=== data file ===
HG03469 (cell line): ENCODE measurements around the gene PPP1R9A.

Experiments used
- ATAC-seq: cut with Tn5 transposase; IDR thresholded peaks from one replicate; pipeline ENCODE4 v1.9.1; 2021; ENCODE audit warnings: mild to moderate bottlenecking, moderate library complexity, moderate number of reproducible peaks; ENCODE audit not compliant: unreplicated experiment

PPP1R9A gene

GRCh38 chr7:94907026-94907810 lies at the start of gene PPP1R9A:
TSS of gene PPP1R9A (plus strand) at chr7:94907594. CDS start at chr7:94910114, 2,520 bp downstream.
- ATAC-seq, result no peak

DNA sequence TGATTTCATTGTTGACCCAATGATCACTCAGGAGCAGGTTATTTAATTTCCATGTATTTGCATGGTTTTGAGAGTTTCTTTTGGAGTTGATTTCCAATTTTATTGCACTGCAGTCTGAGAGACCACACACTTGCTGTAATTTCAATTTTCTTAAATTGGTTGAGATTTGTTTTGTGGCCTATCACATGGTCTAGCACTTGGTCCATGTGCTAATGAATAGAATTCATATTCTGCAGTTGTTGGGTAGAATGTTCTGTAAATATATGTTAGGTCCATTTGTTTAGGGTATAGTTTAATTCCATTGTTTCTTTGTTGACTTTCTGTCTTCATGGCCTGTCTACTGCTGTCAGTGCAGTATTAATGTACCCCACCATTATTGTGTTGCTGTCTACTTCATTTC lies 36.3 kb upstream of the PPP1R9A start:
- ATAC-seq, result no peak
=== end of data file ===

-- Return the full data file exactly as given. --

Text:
HG03469 (cell line): ENCODE measurements around the gene PPP1R9A.

Experiments used
- ATAC-seq: cut with Tn5 transposase; IDR thresholded peaks from one replicate; pipeline ENCODE4 v1.9.1; 2021; ENCODE audit warnings: mild to moderate bottlenecking, moderate library complexity, moderate number of reproducible peaks; ENCODE audit not compliant: unreplicated experiment

PPP1R9A gene

GRCh38 chr7:94907026-94907810 lies at the start of gene PPP1R9A:
TSS of gene PPP1R9A (plus strand) at chr7:94907594. CDS start at chr7:94910114, 2,520 bp downstream.
- ATAC-seq, result no peak

DNA sequence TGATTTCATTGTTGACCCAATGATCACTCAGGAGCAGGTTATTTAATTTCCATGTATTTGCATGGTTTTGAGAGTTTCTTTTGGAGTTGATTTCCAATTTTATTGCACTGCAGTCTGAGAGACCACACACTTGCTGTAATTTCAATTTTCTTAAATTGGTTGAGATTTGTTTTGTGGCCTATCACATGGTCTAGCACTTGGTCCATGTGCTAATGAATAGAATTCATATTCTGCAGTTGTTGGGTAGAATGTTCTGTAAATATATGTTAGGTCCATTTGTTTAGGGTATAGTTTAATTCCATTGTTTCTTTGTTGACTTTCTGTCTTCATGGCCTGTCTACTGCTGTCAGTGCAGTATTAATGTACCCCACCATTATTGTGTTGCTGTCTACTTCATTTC lies 36.3 kb upstream of the PPP1R9A start:
- ATAC-seq, result no peak